Listen: "Lights Out" (clean radio edit)
Hippo Campus' "South" is not only the New single but also the title track off their newly released EP. Bolder, more confident and nuanced this round, "South" is an anthem, building on the indie pop of the prior EP while subtly pushing the limits of the band's sound.
In the just 10 months since Minneapolis' Hippo Campus released its debut EP "Bashful Creatures", the band has earned Best Newcomer nods from Rolling Stone and Entertainment Weekly, made their TV debut on Conan, toured with Modest Mouse and My Morning Jacket, played Lollapalooza and Made In America festivals and seen their last single "Suicide Saturday" skip across the Satellite, Alternative and Non-Comm radio dial!
Listen: "South" (radio edit)
Pick Me Up
Glassnote's latest/greatest signing is Mansionair, a Sydney three-piece you've no doubt Already been hearing rumblings about. The Aussies deliver their New single "Speak Easy" this week and in advance of the anticipated Pick Me Up EP, coming out 10/2! The single debuted Just Last Night "back home" on influential radio Triple J.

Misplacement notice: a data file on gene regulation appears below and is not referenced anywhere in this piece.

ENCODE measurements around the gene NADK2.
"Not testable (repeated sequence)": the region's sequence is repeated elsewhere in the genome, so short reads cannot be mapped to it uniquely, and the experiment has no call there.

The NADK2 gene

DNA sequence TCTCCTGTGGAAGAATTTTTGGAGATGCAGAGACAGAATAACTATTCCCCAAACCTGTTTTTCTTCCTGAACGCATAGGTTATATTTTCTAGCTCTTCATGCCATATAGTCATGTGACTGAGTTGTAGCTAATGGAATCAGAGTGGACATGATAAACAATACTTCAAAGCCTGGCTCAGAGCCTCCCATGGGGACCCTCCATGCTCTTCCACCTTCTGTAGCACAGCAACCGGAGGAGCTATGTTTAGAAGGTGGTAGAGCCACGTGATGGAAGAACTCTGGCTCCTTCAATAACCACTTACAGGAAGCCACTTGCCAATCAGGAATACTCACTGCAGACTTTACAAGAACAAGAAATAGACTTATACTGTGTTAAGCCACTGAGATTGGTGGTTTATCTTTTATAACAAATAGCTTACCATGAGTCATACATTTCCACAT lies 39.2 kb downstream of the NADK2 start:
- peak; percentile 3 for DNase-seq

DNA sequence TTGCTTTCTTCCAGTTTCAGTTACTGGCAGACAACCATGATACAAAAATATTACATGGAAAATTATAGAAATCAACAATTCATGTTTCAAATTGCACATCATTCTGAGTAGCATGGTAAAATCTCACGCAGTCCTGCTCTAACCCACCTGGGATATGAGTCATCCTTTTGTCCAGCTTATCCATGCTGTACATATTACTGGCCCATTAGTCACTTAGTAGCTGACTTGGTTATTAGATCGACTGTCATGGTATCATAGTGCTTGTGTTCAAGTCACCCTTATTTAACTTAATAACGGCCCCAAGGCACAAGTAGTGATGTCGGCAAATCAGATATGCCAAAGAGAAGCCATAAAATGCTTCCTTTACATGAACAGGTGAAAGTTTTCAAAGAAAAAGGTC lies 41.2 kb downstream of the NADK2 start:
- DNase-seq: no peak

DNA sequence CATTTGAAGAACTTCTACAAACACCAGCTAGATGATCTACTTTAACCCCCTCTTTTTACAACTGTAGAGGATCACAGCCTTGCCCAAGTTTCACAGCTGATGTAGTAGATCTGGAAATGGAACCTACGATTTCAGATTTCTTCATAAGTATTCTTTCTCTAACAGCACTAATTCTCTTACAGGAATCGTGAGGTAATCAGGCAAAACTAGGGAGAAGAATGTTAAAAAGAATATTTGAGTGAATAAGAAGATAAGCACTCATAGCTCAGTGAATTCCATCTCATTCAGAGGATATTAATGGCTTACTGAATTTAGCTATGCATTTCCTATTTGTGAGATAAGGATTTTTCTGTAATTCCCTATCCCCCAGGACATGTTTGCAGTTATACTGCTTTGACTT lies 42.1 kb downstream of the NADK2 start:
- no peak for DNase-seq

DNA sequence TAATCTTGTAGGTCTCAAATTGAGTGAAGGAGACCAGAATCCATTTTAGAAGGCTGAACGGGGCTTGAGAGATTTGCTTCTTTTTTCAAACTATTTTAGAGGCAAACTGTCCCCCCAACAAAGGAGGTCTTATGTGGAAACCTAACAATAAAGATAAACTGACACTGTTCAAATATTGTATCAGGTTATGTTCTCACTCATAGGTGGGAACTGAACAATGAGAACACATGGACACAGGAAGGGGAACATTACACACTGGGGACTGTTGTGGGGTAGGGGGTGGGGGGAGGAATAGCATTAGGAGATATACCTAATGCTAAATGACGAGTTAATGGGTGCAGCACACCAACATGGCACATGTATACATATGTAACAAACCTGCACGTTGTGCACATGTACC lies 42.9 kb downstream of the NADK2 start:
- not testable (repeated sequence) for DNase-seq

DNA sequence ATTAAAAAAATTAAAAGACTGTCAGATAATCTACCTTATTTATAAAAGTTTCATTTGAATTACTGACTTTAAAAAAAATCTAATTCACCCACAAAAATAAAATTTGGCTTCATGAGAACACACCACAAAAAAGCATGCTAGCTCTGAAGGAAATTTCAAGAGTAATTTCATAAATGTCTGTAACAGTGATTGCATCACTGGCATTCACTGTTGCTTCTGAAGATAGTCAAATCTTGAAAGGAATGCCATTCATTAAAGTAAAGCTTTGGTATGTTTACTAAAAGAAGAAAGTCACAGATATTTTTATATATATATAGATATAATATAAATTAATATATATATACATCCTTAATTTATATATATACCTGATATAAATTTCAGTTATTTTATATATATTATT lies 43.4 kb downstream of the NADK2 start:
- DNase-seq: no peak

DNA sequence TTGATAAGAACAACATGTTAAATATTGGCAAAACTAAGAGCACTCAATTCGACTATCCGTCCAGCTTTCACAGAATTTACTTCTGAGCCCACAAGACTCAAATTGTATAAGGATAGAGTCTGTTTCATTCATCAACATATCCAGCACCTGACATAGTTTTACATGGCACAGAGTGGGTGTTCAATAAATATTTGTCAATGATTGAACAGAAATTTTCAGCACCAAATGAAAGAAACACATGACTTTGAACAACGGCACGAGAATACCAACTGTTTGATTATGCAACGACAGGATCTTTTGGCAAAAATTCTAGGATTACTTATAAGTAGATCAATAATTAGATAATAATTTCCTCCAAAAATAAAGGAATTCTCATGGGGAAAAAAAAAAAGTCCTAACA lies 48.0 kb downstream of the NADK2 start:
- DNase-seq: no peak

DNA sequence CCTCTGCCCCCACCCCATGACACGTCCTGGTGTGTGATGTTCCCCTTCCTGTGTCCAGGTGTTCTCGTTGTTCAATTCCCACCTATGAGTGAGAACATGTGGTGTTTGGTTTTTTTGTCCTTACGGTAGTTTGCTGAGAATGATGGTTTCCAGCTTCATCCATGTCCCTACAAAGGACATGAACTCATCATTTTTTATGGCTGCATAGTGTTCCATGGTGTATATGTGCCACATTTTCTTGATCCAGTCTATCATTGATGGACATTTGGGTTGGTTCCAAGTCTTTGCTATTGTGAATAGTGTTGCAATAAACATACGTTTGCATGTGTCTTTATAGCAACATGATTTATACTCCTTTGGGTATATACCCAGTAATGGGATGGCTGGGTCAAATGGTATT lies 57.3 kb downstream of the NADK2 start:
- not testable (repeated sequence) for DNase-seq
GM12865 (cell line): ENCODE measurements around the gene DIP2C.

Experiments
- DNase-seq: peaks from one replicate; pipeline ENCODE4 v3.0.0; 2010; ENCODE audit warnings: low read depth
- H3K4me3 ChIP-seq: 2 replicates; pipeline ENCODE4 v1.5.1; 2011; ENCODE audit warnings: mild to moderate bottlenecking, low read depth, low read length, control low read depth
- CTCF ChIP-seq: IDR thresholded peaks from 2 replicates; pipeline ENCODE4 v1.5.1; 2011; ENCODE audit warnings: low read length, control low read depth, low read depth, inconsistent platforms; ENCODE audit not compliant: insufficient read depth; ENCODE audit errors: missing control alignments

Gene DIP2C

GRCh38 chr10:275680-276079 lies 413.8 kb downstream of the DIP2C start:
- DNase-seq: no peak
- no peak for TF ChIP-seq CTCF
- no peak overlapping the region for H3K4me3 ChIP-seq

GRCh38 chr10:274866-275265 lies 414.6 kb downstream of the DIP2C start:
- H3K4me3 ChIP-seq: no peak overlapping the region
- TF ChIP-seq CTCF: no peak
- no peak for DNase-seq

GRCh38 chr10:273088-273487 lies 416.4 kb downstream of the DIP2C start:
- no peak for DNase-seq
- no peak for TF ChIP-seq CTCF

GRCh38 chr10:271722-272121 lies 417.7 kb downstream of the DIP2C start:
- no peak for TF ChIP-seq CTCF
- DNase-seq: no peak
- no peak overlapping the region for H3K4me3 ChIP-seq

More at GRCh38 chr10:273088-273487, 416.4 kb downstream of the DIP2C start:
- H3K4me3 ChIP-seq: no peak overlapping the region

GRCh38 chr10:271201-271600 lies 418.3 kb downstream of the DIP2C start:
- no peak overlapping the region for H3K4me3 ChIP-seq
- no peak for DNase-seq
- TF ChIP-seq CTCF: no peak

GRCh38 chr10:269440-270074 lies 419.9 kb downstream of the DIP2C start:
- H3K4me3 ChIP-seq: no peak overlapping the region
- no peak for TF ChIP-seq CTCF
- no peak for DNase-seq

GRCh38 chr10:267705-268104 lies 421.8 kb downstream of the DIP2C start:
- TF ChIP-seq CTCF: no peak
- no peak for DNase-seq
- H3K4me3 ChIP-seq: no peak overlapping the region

Since dropping debut single "Hold Me Down" in 2014, Australia's Mansionair (Jack Froggatt, Lachlan Bostock and Alex Nicholls) has gained widespread praise for their mesmerizing and genre-defying sound from tastemakers including NME, The Guardian, Stereogum, BBC Radio 1 and Pigeons and Planes, who declared the band an "Act to Watch", helped propel "Hold Me Down" to a staggering 10 million-plus combined streams.
Along the way they caught the attention of CHVRCHES who released the band's Hold Me Down EP late last year on their own Goodbye Records imprint.
"know how to spin a web of sticky, glistening whisper-pop."--Stereogum
"Classy stuff that points to a bright future"--NME
"... A mesmerizing, meandering journey that never finds a home in one particular genre"--Pigeons and Planes
Listen: "Speak Easy"
Teens Of Style
Car Seat Headrest signs to Matador having already crafted an 11-album catalog of staggering depth, all self-released on Bandcamp, which has gained him an obsessive following and over 25K in downloads--all without the muscle of a manager, label, agent or publicist--until now.